This long-awaited book is the definitive study of the extraordinary family of endemic Hawaiian birds known as honeycreepers, all evolved from a single species of finch and providing textbook examples of adaptive radiation, evolution and extinction.
The book consists of two parts: chapters on general issues such as habitats, classification and behavior are followed by detailed features on each species (including historically known extinct species and even those known only from subfossils). Illustrations are mostly black and white photographs but the birds are also depicted in fine colour plates drawn by the author, allowing him to bring to life extinct species such as the black mamo and scarlet kakawahie of Moloka'i.
Pratt's career, as revealed in occasional autobiographical comments, renders him uniquely equipped for the task. As a child, he discovered the exotic honeycreepers by chance through a bird book. His 1979 PhD thesis focused on Hawaiian birds, and brilliant insights from it permeate the book: for example, based on the song of the tui of New Zealand, he hypothesises that the songs of the i'iwi and apapane still mimic those of long-extinct Hawaiian honeyeaters such as the o'o. Puzzling features such as the strange odour of some species and the tendency of young apanane to jump out of the nest when disturbed are interpreted as adaptive defenses against extinct predators (notably a harrier and a stilt owl).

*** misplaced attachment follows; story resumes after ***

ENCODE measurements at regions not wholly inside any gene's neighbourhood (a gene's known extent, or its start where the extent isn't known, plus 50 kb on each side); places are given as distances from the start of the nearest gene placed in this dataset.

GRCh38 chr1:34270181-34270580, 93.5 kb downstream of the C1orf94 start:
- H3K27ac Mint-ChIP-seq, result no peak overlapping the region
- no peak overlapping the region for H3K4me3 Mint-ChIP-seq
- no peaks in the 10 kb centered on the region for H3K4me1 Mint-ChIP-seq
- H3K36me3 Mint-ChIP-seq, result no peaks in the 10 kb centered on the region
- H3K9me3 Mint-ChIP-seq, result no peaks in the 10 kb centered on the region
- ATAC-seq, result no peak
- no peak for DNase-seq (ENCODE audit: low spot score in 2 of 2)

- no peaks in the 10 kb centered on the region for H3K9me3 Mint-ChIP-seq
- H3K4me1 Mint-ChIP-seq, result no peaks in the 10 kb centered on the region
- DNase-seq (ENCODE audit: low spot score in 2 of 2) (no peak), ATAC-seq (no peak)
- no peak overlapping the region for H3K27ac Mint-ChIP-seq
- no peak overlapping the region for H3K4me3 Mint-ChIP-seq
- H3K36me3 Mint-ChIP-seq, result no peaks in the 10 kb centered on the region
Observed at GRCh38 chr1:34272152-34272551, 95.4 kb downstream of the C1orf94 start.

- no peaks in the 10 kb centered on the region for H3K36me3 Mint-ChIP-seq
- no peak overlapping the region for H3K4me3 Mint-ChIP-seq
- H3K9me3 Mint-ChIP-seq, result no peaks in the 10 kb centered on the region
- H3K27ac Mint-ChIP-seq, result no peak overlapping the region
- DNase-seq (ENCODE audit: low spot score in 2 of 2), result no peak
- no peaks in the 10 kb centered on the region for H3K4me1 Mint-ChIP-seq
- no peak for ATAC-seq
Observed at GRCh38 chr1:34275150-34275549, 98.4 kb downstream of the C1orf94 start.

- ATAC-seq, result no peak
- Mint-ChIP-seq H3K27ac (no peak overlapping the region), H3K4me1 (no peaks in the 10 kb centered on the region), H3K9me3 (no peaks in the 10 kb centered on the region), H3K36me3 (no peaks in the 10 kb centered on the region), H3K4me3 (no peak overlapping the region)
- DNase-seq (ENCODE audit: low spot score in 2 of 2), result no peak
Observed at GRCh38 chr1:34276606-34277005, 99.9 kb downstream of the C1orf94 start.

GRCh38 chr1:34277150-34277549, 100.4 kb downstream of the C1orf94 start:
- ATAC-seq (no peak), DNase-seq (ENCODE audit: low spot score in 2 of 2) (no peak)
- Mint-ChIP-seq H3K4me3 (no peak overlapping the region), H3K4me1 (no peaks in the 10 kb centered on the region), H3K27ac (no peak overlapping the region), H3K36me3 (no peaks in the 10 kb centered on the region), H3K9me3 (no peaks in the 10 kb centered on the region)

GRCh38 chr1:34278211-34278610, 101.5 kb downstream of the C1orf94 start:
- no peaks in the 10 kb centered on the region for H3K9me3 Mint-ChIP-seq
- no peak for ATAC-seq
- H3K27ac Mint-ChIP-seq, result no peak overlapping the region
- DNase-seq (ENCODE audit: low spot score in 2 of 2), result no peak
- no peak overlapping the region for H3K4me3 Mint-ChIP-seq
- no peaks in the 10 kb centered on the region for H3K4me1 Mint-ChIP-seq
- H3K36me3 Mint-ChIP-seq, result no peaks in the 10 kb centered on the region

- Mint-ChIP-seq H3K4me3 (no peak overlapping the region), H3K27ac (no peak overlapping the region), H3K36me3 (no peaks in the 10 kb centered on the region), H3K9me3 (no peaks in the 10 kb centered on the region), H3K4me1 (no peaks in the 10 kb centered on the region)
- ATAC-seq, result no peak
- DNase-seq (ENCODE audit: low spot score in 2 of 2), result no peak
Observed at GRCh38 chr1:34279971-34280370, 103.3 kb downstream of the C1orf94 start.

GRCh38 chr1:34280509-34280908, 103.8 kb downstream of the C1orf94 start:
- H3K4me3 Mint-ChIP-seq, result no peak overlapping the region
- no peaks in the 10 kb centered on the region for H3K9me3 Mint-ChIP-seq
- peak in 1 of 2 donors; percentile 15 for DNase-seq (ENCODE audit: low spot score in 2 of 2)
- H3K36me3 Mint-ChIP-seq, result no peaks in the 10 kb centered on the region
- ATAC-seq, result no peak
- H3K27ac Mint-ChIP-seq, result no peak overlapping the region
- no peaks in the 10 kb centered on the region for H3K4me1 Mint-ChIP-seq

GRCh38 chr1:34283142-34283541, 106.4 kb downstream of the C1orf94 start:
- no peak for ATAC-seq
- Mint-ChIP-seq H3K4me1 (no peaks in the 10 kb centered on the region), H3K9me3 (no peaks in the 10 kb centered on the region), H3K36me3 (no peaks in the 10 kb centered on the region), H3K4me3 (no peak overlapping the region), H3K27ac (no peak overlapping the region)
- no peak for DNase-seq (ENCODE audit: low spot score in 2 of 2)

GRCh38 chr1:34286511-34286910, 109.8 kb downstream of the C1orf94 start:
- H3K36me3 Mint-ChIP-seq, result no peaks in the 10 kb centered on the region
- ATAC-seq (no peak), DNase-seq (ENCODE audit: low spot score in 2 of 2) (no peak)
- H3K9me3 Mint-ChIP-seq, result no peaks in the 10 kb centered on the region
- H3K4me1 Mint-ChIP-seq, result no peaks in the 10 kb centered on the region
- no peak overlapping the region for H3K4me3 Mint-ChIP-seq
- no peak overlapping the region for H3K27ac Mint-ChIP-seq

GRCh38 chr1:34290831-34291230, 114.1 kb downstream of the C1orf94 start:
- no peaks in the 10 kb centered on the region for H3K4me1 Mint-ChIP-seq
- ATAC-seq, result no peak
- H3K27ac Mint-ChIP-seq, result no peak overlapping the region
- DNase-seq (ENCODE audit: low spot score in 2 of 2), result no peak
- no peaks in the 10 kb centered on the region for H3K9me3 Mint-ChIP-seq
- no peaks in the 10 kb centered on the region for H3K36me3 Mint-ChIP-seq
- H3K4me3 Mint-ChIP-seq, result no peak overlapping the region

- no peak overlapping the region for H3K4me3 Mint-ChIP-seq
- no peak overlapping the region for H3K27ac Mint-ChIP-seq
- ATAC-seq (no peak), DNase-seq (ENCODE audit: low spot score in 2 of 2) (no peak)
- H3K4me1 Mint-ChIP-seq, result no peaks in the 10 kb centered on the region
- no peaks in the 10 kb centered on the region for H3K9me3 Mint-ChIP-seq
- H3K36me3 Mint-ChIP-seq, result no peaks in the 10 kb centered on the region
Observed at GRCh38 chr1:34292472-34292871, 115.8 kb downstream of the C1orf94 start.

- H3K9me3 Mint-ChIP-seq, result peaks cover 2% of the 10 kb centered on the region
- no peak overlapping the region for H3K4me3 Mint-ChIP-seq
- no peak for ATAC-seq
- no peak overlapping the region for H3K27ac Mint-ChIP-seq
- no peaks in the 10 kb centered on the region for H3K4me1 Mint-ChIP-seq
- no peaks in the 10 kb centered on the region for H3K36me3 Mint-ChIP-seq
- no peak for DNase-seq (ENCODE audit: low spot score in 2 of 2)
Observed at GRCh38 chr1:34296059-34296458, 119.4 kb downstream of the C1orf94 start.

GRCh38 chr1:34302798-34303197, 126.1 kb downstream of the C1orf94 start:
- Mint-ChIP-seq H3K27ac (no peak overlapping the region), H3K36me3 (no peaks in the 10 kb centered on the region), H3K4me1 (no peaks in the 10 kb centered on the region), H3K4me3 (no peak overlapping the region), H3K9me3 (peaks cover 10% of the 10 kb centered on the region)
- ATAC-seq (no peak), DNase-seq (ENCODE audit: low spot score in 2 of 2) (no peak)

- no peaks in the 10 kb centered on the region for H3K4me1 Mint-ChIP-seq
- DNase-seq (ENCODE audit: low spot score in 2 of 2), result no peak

Pratt was privileged to be among the last to see, for example, the once ubiquitous o'u (a grainy photograph from 1975 appears in black and white here, and in colour in some of his other books) and record its song. Having lived through a crucial period of decline, he has already witnessed the extinction of numerous species, largely through habitat loss and mosquito-borne disease which leave the remaining honeycreepers confined to high-elevation forests. Despite glimmers of hope such as emerging resistance to malaria in the amakihi and apapane, the author wonders how many of the honeycreepers will outlive him. As a postscript, the po'uli, first discovered on Maui in 1973, became extinct following attempts to introduce the last three individuals to each other, and eventually to capture them for captive breeding. Perhaps the crimson apapane, featured on the cover along with the sacred 'ohi'a lehua tree, will live on as testament to the honeycreepers that once were.